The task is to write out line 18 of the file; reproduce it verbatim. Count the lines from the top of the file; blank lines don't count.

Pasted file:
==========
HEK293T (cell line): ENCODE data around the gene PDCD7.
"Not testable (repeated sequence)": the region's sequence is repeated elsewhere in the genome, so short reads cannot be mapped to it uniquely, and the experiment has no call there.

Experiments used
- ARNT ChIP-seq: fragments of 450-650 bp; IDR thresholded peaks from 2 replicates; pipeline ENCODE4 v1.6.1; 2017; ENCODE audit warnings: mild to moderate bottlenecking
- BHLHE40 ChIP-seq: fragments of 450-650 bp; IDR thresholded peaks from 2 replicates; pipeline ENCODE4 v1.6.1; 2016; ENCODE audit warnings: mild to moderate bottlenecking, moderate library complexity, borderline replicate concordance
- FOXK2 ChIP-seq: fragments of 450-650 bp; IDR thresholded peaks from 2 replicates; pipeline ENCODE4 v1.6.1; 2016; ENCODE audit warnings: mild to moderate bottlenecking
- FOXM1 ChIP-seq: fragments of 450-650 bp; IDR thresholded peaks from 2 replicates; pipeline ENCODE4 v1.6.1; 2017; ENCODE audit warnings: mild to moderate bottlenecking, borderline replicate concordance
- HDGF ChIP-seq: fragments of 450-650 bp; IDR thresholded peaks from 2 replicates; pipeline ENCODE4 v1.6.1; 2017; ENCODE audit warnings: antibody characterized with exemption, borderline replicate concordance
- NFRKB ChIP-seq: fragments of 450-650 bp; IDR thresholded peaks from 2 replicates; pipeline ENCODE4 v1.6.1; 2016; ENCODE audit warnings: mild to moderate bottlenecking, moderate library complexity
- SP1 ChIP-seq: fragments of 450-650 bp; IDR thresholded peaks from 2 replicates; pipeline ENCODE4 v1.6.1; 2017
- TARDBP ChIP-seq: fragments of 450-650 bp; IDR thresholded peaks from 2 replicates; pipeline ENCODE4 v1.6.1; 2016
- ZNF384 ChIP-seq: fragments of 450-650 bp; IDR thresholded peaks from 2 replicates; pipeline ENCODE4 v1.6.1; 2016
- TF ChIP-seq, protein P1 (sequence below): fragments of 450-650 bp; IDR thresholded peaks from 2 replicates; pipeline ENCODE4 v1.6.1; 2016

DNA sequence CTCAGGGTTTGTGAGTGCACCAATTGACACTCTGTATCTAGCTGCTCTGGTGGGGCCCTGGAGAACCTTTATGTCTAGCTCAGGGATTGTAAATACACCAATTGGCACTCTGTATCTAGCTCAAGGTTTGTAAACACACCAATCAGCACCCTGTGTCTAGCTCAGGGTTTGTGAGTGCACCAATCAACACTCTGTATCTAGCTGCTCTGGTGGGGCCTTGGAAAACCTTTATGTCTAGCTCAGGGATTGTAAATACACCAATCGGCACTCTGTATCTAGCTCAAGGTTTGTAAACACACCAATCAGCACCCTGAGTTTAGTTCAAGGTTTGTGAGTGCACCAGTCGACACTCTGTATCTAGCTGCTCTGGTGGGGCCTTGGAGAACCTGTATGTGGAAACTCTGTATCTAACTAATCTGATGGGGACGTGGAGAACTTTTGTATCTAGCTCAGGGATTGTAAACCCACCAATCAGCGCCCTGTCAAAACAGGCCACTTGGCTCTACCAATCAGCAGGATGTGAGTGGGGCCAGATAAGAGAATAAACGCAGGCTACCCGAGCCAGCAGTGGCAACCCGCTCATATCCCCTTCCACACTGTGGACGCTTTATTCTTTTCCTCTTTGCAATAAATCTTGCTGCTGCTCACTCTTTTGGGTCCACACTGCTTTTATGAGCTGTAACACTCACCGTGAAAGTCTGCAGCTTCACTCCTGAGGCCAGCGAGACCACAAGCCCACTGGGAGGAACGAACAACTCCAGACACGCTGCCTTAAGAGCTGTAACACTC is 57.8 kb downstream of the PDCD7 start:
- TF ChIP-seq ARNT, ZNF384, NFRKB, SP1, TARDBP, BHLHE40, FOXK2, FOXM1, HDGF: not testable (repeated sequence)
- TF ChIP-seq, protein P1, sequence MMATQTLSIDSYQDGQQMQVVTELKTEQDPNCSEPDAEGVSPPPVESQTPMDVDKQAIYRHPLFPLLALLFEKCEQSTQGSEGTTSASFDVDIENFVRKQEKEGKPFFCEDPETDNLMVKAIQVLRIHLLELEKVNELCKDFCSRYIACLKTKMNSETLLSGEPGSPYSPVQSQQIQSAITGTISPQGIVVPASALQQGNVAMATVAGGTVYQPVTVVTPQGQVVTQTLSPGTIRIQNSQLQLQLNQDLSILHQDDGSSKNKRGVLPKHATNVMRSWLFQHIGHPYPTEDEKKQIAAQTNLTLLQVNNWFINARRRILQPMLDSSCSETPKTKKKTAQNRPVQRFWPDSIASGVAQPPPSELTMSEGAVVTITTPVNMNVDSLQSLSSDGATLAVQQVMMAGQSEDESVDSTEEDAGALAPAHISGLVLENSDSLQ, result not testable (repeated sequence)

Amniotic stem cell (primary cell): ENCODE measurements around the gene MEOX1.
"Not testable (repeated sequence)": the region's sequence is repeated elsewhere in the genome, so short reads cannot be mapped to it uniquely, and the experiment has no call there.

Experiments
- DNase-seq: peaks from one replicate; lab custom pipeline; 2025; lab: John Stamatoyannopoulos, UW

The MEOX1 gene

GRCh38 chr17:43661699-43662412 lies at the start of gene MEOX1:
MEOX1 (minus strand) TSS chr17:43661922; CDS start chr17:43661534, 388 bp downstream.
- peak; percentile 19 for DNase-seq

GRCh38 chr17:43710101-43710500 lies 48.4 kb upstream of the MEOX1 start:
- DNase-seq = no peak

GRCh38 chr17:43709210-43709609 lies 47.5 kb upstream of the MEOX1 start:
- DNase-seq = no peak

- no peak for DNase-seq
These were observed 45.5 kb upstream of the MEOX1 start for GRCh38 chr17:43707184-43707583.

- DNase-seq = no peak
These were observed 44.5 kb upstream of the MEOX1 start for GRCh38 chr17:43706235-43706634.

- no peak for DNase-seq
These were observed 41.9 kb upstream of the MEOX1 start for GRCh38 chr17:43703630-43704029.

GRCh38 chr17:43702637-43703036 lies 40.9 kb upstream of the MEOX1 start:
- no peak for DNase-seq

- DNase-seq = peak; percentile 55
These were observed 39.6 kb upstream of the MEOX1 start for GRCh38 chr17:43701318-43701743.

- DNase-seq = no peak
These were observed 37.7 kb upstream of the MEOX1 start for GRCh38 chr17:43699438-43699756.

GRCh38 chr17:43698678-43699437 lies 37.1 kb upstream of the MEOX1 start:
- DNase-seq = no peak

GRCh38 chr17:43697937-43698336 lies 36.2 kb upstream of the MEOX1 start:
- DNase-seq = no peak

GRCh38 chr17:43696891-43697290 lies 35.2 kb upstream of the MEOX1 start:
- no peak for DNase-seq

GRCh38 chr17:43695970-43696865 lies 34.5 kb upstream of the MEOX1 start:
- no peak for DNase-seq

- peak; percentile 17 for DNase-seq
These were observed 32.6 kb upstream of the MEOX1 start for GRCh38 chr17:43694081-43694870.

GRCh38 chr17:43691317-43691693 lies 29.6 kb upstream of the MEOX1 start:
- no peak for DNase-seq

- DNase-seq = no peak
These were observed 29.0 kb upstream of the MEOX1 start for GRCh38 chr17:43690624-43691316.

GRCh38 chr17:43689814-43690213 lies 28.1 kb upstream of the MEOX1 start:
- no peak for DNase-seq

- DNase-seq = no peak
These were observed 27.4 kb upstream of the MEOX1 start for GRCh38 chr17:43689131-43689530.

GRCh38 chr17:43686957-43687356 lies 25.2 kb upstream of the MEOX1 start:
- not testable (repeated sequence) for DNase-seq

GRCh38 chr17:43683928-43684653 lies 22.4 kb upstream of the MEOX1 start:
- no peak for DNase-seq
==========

"Not testable (repeated sequence)": the region's sequence is repeated elsewhere in the genome, so short reads cannot be mapped to it uniquely, and the experiment has no call there.